The trail was steep, and as I reached the plateau-like top of the hill I was panting like a dog. It was an amazing view: basalt outcroppings poking out from shrub-steppe, strewn across rolling hills as far as the eye could see. The sun was settling into the far-off Cascades. It felt great to be alone on that plateau, enjoying the quietude, endorphins coursing through my veins. “But,” I thought, apropos of nothing, “it would be even better if Wendy were here, in those short little shorts and that tiny bikini…” Suddenly my thoughts went from pure to prurient. I looked around quickly to be sure I was alone, and then I unzipped my pants for a little adventure-wank. “Uh-huh,” I grunted, starting to get into it, picturing Wendy spread-eagled on the ledge before me. “That’s it, Wendy…ohh…yes!”
A sound like falling rocks from behind me caused me to jump straight up in alarm. Putting my junk away and pulling up my pants, I crept over to a west-facing precipice, whence the sound issued. “Hello?” I called out, my heart hammering.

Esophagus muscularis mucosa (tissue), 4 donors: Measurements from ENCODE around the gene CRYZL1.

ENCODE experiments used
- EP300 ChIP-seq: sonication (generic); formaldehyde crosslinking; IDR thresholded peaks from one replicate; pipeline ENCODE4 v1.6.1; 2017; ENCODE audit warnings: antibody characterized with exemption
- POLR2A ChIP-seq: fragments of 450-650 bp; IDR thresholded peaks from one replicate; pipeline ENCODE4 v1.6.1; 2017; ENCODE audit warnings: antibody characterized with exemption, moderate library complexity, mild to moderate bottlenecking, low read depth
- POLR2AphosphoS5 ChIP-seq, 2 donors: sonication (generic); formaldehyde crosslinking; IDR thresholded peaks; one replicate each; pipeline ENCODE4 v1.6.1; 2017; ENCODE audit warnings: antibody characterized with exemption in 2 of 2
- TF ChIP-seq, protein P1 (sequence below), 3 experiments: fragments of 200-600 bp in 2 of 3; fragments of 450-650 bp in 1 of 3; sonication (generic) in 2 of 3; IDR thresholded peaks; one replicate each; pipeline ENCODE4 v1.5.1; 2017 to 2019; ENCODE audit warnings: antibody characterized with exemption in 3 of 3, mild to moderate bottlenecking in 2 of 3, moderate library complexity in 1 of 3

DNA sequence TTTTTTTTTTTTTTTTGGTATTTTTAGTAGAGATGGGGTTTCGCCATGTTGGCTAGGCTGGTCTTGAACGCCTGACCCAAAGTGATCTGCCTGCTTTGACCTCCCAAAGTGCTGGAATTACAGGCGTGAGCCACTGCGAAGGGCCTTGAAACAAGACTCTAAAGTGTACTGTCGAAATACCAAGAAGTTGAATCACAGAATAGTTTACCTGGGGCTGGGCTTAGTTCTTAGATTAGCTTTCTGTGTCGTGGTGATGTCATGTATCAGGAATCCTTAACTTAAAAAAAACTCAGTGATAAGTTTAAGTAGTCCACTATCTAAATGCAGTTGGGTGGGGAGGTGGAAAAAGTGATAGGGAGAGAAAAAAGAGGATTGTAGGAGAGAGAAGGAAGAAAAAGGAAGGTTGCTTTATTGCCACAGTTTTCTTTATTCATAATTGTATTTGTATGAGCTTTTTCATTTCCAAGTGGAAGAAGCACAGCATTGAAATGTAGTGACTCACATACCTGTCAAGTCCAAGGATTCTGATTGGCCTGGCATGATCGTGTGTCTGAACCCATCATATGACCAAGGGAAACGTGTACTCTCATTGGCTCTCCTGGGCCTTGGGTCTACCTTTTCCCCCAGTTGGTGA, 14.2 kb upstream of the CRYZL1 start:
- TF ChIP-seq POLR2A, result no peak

Three bighorn sheep started at my voice and scrambled further down the hillside. They were perhaps forty yards away, two ewes and a ram, and they seemed almost annoyed at my presence. Their tufts of tail flicked nervously, and their nares opened wide to give short, surprisingly loud chuff-ing sounds. “Pervert,” I imagined them thinking, “communing with nature, our asses!”
I laughed at the absurdity of it all. I watched them retreat over the far ridge, their hooves sending pebbles skittering down the hillside, and then I returned to my spot on the plateau. The sun had gone down, leaving the sky awash in pink and puce and magenta. Wendy crept back into my thoughts, and I refocused on the task at (in) hand.
Night had fallen while I trekked back to camp, and I arrived to a raging bonfire and loud, drunken carousing. My mood was vastly improved, to the point where partying actually sounded like a splendid way to end the trip. Wendy cornered me by the cooler, her eyes shining in the firelight. “Where did you go off to, hmm? We thought you were eaten by coyotes or something!” She looked even lovelier, somehow, and it was a little unnerving, her standing so close.
I turned to her and smiled. “I just needed some time alone,” I said slowly, and then, because I was feeling so jovial and impish, I added, “but I was thinking of you! You would’ve loved the sunset. And the sheep.”